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Sibling Trouble For Pluto

10/10
Author: Ron Oliver (revilorest@juno.com) from Forest Ranch, CA
13 December 2002

A Walt Disney PLUTO Cartoon.

It's bad enough when PLUTO'S KID BROTHER gets into trouble with Lucifer the alley cat, but when he starts emulating Butch the bully bulldog things have gone too far.

This little film's routine animation is compensated for with the amusing story. This would be both the Kid Brother & Lucifer's only cartoon appearance (Lucifer should not be confused with the identically named black feline in the feature CINDERELLA, 1950).

Walt Disney (1901-1966) was always intrigued by drawings. As a lad in Marceline, Missouri, he sketched farm animals on scraps of paper; later, as an ambulance driver in France during the First World War, he drew figures on the sides of his vehicle. Back in Kansas City, along with artist Ub Iwerks, Walt developed a primitive animation studio that provided animated commercials and tiny cartoons for the local movie theaters. Always the innovator, his ALICE IN CARTOONLAND series broke ground in placing a live figure in a cartoon universe. Business reversals sent Disney & Iwerks to Hollywood in 1923, where Walt's older brother Roy became his lifelong business manager & counselor. When a mildly successful series with Oswald The Lucky Rabbit was snatched away by the distributor, the character of Mickey Mouse sprung into Walt's imagination, ensuring Disney's immortality. The happy arrival of sound technology made Mickey's screen debut, STEAMBOAT WILLIE (1928), a tremendous audience success with its use of synchronized music. The SILLY SYMPHONIES soon appeared, and Walt's growing crew of marvelously talented animators were quickly conquering new territory with full color, illusions of depth and radical advancements in personality development, an arena in which Walt's genius was unbeatable. Mickey's feisty, naughty behavior had captured millions of fans, but he was soon to be joined by other animated companions: temperamental Donald Duck, intellectually-challenged Goofy and energetic Pluto. All this was in preparation for Walt's grandest dream - feature length animated films. Against a blizzard of doomsayers, Walt persevered and over the next decades delighted children of all ages with the adventures of Snow White, Pinocchio, Dumbo, Bambi & Peter Pan. Walt never forgot that his fortunes were all started by a mouse, or that simplicity of message and lots of hard work always pay off.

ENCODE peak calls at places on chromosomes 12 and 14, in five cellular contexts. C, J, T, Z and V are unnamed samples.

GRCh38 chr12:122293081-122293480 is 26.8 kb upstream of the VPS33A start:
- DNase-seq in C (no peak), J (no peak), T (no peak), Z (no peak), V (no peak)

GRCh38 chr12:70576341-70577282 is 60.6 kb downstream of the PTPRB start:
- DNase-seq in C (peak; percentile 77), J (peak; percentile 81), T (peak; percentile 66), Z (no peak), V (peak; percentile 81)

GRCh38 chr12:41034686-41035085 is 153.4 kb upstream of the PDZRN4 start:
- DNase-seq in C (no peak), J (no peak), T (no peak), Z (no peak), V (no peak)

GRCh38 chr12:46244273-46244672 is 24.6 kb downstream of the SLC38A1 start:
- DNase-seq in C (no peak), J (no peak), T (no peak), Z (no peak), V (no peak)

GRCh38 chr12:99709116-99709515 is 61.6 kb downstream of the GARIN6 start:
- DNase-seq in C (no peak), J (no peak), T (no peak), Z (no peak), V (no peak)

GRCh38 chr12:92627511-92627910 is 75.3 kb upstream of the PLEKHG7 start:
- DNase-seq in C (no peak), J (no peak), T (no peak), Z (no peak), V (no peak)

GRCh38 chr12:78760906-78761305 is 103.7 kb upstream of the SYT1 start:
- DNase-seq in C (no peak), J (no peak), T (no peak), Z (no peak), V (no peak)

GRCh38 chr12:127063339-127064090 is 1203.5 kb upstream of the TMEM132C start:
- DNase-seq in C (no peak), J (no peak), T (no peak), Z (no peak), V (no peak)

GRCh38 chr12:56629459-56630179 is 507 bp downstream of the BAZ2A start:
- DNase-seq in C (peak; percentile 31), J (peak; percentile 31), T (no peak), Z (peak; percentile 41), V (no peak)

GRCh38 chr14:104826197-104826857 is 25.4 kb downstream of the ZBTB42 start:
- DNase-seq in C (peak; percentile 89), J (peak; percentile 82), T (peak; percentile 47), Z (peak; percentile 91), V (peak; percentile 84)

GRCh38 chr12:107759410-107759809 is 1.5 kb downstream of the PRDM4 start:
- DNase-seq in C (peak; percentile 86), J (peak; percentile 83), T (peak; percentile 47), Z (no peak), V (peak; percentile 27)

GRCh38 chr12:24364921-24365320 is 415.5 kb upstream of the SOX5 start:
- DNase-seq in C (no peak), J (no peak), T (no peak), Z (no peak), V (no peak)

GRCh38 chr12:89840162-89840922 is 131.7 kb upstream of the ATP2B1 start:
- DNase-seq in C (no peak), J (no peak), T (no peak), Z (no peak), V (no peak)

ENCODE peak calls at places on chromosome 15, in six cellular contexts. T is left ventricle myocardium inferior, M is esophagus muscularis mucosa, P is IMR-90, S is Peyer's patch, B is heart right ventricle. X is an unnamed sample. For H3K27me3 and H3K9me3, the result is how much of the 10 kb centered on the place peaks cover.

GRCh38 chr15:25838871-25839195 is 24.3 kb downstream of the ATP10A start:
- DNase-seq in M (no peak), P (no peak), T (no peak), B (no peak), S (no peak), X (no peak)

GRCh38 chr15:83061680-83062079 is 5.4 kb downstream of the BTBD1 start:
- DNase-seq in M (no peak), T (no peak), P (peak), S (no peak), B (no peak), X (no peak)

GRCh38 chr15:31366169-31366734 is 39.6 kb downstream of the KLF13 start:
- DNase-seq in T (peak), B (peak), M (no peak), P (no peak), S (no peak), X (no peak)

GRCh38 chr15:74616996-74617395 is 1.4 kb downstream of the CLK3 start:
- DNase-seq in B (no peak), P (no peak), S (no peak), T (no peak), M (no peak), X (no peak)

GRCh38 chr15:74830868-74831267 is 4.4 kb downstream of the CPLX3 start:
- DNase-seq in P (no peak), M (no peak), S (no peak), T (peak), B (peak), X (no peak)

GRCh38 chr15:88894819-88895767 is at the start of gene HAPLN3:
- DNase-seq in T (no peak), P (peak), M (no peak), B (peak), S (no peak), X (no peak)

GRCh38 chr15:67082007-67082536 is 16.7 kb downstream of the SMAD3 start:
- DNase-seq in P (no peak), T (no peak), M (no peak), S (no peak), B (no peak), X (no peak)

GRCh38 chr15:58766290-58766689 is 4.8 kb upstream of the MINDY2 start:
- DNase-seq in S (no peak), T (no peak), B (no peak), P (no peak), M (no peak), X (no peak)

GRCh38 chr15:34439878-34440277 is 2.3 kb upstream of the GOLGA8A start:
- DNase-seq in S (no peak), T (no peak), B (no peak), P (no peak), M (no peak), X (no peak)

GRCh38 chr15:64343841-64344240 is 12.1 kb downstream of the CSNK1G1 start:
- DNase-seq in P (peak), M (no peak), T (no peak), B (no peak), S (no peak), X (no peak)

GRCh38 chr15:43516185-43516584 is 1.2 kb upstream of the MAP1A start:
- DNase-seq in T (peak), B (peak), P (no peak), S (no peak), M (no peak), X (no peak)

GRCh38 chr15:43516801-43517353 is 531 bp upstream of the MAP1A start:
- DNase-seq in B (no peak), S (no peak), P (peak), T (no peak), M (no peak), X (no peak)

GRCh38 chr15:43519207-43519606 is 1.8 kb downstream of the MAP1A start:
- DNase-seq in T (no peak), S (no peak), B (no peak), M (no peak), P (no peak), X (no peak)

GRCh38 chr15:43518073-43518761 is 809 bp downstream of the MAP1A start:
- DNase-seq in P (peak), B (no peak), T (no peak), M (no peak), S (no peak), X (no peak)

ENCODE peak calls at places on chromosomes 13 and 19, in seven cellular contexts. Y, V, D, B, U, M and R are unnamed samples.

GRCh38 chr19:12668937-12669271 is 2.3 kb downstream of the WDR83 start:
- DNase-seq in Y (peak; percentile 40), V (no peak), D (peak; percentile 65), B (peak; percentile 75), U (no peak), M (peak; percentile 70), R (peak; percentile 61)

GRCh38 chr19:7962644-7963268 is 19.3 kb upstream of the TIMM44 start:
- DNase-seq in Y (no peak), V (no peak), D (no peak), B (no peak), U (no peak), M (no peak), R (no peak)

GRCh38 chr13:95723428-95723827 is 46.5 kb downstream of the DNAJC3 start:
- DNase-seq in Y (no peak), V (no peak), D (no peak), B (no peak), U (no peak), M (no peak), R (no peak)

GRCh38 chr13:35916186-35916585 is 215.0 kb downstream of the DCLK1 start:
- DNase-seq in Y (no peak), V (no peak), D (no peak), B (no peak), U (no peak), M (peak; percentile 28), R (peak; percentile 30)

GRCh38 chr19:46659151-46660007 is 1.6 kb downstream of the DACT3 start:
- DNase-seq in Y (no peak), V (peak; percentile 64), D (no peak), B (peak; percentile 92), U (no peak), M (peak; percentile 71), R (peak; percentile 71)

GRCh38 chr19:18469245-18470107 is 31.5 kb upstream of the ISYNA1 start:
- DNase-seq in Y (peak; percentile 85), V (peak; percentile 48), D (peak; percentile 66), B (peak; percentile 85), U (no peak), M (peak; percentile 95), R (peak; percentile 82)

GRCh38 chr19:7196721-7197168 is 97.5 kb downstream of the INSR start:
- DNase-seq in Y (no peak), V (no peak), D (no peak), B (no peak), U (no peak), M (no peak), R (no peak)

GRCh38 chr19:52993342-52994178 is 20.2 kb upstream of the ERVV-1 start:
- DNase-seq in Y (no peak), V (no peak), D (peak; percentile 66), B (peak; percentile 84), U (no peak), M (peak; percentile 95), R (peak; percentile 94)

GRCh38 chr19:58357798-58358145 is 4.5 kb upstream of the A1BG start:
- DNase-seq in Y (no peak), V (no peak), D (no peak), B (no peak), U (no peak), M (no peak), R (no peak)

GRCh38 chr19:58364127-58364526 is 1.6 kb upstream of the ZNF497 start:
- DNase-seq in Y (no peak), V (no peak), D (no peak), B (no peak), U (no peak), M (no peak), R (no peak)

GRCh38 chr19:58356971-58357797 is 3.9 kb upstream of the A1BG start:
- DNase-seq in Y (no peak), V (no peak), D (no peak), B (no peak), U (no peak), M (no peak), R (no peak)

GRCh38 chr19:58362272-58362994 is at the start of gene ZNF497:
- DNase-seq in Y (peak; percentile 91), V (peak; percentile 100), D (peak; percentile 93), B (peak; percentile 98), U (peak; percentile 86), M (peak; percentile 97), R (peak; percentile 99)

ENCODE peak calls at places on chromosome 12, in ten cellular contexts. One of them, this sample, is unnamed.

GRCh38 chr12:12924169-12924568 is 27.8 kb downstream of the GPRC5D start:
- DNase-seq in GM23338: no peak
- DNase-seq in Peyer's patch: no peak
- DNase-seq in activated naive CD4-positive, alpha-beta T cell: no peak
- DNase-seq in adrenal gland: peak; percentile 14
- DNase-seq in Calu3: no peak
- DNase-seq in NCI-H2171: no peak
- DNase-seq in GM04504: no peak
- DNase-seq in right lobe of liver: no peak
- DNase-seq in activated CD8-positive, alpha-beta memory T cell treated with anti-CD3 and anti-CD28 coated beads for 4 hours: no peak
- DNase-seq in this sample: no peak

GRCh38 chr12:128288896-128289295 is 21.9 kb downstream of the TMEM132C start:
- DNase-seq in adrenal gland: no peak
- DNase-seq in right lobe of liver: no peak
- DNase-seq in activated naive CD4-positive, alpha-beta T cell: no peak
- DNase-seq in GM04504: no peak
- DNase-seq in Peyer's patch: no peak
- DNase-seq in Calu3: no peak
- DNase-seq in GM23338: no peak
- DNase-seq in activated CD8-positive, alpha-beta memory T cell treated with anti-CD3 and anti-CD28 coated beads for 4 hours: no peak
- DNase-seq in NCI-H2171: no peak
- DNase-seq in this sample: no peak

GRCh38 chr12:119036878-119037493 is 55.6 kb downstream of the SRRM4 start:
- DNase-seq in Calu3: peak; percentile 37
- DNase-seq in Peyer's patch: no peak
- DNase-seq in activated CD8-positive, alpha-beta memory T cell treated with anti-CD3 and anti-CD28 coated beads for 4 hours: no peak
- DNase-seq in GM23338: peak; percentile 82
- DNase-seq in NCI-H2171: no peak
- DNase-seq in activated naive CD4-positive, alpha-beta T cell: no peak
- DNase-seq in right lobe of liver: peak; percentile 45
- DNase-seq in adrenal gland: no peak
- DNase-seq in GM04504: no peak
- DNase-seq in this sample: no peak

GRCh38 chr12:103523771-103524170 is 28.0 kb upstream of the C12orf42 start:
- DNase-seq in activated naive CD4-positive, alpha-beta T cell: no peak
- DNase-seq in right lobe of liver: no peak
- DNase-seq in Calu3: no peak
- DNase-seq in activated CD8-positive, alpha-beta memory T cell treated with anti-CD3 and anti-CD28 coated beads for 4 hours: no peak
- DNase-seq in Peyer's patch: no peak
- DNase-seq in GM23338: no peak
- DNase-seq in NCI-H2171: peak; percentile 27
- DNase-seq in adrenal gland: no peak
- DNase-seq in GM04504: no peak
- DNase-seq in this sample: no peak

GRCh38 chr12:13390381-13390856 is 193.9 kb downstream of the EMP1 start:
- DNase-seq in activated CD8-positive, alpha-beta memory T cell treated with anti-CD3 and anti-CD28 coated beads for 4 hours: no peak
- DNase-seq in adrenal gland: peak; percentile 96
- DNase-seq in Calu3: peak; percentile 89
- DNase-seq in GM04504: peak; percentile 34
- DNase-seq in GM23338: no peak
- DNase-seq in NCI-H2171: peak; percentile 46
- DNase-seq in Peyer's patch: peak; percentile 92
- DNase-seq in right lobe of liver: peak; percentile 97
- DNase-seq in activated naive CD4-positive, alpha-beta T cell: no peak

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Funny Short

Author: Michael_Elliott from Louisville, KY
24 August 2016

Pluto's Kid Brother (1946)

*** (out of 4)

While this here isn't the greatest short ever produced by Disney it's got enough laughs to make it worth watching. Pluto's younger brother K.D. is visiting and constantly getting in trouble. He eventually teams up with a bulldog to steal some sausage, which leads to an issue and Pluto must save the day. PLUTO'S KID BROTHER is a pretty charming film because of the mischief that K.D. gets into and there are some pretty funny moments throughout. One of the highlights deals with K.D. trying to stand up to the bulldog. The animation is of the highest quality as you'd expect.

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Technically it's great but to me it felt disjointed structurally

5/10
Author: TheLittleSongbird from United Kingdom
13 July 2012

Don't get me wrong I love Disney and I have always liked Pluto. But I have always considered Pluto's Kid Brother one of Pluto's weakest cartoons. Granted, the animation is very good, with beautifully drawn characters and colourful, fluid backgrounds, and the music has so much character to it. Pluto has always been cute and energetic and his role in Pluto's Kid Brother is no exception, and his general irresponsibility proved good potential for this cartoon. However, while I admire the attempt to introduce a new character and not neglect Pluto, KB(Pluto's kid brother should have been compelling but felt bland instead. Structurally, Pluto's Kid Brother felt disjointed, scenes rush from one scene to the next with little amusing or coherent, with Pluto's struggle with the cat weird(and actually by not involving KB makes him even blander) and the scene with the dog a little more involving, though Pluto going all blazes and then backing away made little sense. In conclusion, as usual it is technically fine but it didn't leave much to be desired in terms of story. 5/10 Bethany Cox

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